A farmer-based organization, Nyamebekyere Co-operatives Vegetable Farming and Marketing Society Limited has called on the government to prioritise organic farming to guarantee public health.

This will also facilitate rapid socio-economic development as well.

“Both organic and conventional agriculture could play a pivotal role in Ghana’s public health and local economic development”, field research conducted by the society indicated.

The society is made up of about 100,000 vegetable farmers in the Techiman Municipality of the Bono East Region, Sunyani Municipality of the Bono region, and Bechem and Tano North Municipalities of the Ahafo Region.

According to the society, vegetable production was very important for the socio-economic development, and health benefits of Ghana, significantly on job creation, income generation, tourism opportunities, as well as food and nutrition security.

But, it regretted over what it described as the influx of fake and adulterated agrochemicals in the market, which in the end were bought and applied by ignorant farmers.

“Inability of state institutions such as the Environmental Protection Authority(EPA) to regulate the agro-chemical industry in the targeted farming districts has led to adulteration and proliferation of harmful agrochemicals in the market”.

“The effects are enormous; low yields, poor market access, high level of chemical residue on vegetables and this is adversely affecting over 100,000 vegetable producers within the study area”, Dr. Gabriel Gbiel Benarku, lead researcher and service provider of the society told Journalists at Bechem in the Ahafo region.

Revealing findings of the research, titled “Public health concerns in vegetable value chain production: A case study in three regions of Ghana”, Dr. Benarkuu explained the vegetable industry was the main source of livelihood for many actors in the sub-sector value chain.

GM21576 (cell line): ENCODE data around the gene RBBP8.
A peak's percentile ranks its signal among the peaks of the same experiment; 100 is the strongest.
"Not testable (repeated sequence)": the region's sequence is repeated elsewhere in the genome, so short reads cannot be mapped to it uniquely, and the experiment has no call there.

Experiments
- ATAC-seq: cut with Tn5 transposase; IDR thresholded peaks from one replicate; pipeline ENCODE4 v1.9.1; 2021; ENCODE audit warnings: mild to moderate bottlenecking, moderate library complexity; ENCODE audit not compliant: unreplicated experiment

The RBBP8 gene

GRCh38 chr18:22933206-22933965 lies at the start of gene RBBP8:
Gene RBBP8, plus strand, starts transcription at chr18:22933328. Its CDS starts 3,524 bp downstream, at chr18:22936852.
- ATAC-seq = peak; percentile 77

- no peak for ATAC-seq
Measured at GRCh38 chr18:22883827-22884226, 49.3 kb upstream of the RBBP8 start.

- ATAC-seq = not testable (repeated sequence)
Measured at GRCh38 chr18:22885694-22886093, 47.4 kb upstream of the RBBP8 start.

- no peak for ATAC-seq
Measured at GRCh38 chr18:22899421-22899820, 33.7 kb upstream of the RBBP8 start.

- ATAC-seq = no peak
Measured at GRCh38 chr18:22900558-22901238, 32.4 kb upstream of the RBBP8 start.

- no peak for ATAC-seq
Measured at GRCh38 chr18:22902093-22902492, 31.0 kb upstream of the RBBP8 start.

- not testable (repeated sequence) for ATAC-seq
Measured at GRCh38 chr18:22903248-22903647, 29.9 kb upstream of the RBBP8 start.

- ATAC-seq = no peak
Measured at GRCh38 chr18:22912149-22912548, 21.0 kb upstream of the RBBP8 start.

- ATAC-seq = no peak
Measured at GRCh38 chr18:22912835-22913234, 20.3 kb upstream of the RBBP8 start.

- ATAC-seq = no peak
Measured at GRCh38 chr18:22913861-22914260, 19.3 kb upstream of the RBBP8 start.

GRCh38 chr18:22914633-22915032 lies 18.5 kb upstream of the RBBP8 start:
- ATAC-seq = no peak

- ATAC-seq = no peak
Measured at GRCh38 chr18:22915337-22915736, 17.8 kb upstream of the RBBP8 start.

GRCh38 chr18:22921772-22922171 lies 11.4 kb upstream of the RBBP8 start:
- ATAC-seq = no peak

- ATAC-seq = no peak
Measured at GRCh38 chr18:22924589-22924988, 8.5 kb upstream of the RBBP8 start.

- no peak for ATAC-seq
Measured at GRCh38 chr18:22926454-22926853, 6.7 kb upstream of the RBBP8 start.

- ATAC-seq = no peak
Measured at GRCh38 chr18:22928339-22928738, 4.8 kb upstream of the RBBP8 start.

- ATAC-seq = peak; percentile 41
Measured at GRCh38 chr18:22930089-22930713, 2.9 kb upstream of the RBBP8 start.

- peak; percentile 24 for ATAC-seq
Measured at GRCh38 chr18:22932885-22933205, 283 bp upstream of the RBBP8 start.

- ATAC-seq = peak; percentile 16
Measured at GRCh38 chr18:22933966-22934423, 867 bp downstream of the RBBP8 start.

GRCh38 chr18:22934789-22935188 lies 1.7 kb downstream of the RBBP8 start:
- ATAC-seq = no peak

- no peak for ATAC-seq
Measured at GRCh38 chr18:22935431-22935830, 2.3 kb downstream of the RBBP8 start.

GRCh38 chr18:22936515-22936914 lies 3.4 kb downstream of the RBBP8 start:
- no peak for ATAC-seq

Ghana’s vegetable sub-sector offers great opportunities for growth given the steady increase of high-value domestic markets and export opportunities.

The domestic market alone is growing at more than 10 per cent per annum and the potential value for export vegetables is estimated at US$250 million.

This increasing demand could be attributed to the perceived health benefits associated with vegetable consumption.

According to the World Health Organization (WHO, 2003), high vegetable or fruit intake could reduce ischemic heart disease and stroke by 31 per cent and 11 per cent respectively.

But, Dr. Benarkuu indicated vegetable farmers faced a “critical regime where there are many sub-standard and unregulated agro-chemicals in the market”.

“The vegetable farmers are confronted with the challenge of human resources expertise and poor management of farms due to the inability of the Ministry of Food and Agriculture to deploy adequate extension officers. This affects them greatly leading to their inability to manage disease outbreaks annually”.

As a result, the farmers experienced poor access to the market, due to poor quality of products, a situation he said was a serious concern to public health and safety.

“Chemical pesticides are commonly used in the management of pests and diseases in vegetable production in Ghana. However, there is increasing concern about the adverse effects this use has on public health and the environment”.

Dr. Benarkuu called on the government to adequately resource the EPA, Extension Division of MOFA, and the Ghana Standard Authority (GSA), and that would enable them to deliver their mandate effectively, and rid the market of fake agrochemicals.

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